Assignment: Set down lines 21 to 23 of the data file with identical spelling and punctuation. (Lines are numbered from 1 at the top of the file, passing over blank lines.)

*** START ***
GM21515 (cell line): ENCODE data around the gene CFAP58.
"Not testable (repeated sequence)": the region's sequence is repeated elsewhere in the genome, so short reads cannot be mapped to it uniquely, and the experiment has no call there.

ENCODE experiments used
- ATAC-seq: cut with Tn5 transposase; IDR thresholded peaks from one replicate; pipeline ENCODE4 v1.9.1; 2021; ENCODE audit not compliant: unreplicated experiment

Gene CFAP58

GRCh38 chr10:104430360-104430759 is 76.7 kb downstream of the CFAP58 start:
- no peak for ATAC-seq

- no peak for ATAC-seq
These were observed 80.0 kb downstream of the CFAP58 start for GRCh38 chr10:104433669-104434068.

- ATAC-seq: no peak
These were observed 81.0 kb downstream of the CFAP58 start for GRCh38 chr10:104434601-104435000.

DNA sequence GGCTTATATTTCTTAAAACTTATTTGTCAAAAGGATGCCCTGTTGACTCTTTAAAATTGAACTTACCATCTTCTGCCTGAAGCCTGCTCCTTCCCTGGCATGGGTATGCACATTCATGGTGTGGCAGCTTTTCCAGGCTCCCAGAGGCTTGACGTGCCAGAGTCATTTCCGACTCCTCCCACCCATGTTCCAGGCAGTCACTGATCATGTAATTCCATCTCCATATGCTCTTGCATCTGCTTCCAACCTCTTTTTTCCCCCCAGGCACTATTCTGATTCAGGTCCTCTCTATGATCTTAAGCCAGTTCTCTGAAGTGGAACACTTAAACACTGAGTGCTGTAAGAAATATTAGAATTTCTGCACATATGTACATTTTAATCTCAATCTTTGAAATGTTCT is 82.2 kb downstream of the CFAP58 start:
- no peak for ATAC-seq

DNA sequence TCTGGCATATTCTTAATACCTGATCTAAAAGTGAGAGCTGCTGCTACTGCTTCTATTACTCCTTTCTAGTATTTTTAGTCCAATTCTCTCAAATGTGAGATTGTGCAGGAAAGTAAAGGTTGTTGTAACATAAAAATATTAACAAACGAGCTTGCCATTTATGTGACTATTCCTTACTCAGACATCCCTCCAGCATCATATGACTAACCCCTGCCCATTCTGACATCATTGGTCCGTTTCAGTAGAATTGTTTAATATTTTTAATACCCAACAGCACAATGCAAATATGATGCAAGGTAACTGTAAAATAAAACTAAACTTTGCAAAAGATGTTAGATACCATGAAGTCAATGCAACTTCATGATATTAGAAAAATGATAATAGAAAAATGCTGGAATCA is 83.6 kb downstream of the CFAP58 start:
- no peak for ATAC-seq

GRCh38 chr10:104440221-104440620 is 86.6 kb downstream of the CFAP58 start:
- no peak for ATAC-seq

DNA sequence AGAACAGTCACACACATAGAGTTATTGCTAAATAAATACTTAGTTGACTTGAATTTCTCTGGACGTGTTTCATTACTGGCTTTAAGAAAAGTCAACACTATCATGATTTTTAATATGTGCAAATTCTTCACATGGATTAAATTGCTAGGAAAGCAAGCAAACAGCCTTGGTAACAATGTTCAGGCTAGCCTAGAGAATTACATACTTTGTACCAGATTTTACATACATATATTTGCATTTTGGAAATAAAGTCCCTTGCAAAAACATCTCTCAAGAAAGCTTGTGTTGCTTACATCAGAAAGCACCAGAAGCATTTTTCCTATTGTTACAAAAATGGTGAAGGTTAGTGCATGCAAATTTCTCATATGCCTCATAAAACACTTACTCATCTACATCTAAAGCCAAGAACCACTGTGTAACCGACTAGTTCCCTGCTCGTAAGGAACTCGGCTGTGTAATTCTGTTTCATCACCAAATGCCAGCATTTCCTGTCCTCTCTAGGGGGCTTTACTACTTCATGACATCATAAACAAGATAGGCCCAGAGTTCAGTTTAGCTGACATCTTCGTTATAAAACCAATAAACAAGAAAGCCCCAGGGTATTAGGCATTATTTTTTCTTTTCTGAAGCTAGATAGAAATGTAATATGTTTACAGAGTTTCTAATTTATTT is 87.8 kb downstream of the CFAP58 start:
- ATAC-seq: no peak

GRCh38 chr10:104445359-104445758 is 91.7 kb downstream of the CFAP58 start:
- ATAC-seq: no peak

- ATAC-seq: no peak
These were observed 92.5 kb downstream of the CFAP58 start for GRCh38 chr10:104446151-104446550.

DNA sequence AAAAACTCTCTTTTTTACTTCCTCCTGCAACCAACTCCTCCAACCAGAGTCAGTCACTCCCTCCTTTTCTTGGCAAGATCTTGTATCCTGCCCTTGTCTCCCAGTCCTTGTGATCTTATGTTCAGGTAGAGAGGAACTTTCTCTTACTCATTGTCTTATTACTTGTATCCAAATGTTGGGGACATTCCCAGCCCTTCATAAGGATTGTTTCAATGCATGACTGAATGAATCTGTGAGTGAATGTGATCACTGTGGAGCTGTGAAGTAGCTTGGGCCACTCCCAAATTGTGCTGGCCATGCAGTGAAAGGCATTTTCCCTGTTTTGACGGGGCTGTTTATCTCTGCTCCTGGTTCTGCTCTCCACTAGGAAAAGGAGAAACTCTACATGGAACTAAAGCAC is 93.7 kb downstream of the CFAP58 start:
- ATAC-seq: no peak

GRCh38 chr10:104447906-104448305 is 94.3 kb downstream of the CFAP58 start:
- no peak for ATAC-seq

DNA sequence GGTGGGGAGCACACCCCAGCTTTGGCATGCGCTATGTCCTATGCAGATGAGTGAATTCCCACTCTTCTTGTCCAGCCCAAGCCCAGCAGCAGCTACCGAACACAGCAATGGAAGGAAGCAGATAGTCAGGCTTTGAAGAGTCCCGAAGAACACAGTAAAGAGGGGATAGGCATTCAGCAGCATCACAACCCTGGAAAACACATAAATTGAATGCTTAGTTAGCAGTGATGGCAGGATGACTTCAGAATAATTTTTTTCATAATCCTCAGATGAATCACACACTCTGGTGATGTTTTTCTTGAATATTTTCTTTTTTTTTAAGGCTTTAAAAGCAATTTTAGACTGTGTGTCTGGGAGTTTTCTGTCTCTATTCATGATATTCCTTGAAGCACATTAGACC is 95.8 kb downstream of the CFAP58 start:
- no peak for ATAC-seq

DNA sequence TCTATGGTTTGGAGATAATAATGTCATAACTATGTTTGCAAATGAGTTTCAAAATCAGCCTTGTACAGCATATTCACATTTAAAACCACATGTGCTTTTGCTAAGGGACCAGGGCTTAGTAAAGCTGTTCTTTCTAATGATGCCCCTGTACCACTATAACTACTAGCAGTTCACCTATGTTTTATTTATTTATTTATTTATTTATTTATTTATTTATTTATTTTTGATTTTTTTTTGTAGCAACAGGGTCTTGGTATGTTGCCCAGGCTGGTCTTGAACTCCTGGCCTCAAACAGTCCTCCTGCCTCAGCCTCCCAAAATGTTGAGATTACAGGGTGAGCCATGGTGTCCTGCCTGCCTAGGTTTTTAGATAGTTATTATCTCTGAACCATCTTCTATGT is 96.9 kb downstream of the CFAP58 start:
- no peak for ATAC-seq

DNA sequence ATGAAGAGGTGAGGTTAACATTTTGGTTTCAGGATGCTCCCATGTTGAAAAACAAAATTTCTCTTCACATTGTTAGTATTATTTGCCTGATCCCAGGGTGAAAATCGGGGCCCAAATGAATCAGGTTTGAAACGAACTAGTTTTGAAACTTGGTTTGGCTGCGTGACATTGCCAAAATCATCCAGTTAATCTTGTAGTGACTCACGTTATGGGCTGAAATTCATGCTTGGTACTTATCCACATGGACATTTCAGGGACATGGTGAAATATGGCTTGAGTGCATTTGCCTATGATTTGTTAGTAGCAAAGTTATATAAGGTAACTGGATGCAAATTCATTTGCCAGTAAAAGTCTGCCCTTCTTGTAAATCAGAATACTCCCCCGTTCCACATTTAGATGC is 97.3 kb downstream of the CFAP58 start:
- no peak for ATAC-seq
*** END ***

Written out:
- ATAC-seq: no peak

- ATAC-seq: no peak
These were observed 92.5 kb downstream of the CFAP58 start for GRCh38 chr10:104446151-104446550.